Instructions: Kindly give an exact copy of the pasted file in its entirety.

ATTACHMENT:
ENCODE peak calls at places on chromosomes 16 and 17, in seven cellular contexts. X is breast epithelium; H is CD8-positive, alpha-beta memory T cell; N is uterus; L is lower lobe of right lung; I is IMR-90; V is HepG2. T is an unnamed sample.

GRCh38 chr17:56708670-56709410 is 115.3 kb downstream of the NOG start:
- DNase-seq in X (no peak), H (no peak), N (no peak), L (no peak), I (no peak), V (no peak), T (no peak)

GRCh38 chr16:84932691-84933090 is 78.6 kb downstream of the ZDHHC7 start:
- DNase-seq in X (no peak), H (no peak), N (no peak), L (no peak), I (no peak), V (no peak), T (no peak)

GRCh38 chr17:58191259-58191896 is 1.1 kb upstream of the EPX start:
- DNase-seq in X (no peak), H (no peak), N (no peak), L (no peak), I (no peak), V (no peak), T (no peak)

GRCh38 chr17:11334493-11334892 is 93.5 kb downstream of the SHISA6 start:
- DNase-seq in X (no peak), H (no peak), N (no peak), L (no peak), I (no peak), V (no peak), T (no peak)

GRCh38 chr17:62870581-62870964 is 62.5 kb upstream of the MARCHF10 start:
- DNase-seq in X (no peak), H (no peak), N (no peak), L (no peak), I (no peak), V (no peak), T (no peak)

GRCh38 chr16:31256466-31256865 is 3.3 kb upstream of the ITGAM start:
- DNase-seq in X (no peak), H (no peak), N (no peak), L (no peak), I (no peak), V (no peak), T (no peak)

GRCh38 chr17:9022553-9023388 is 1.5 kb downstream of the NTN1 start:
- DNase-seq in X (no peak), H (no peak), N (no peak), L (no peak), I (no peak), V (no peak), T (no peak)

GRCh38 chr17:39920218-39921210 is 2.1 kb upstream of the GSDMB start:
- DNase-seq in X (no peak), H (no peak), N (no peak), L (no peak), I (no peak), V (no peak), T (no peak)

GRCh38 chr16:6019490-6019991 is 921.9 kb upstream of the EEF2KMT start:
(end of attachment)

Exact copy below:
ENCODE peak calls at places on chromosomes 16 and 17, in seven cellular contexts. X is breast epithelium; H is CD8-positive, alpha-beta memory T cell; N is uterus; L is lower lobe of right lung; I is IMR-90; V is HepG2. T is an unnamed sample.

GRCh38 chr17:56708670-56709410 is 115.3 kb downstream of the NOG start:
- DNase-seq in X (no peak), H (no peak), N (no peak), L (no peak), I (no peak), V (no peak), T (no peak)

GRCh38 chr16:84932691-84933090 is 78.6 kb downstream of the ZDHHC7 start:
- DNase-seq in X (no peak), H (no peak), N (no peak), L (no peak), I (no peak), V (no peak), T (no peak)

GRCh38 chr17:58191259-58191896 is 1.1 kb upstream of the EPX start:
- DNase-seq in X (no peak), H (no peak), N (no peak), L (no peak), I (no peak), V (no peak), T (no peak)

GRCh38 chr17:11334493-11334892 is 93.5 kb downstream of the SHISA6 start:
- DNase-seq in X (no peak), H (no peak), N (no peak), L (no peak), I (no peak), V (no peak), T (no peak)

GRCh38 chr17:62870581-62870964 is 62.5 kb upstream of the MARCHF10 start:
- DNase-seq in X (no peak), H (no peak), N (no peak), L (no peak), I (no peak), V (no peak), T (no peak)

GRCh38 chr16:31256466-31256865 is 3.3 kb upstream of the ITGAM start:
- DNase-seq in X (no peak), H (no peak), N (no peak), L (no peak), I (no peak), V (no peak), T (no peak)

GRCh38 chr17:9022553-9023388 is 1.5 kb downstream of the NTN1 start:
- DNase-seq in X (no peak), H (no peak), N (no peak), L (no peak), I (no peak), V (no peak), T (no peak)

GRCh38 chr17:39920218-39921210 is 2.1 kb upstream of the GSDMB start:
- DNase-seq in X (no peak), H (no peak), N (no peak), L (no peak), I (no peak), V (no peak), T (no peak)

GRCh38 chr16:6019490-6019991 is 921.9 kb upstream of the EEF2KMT start: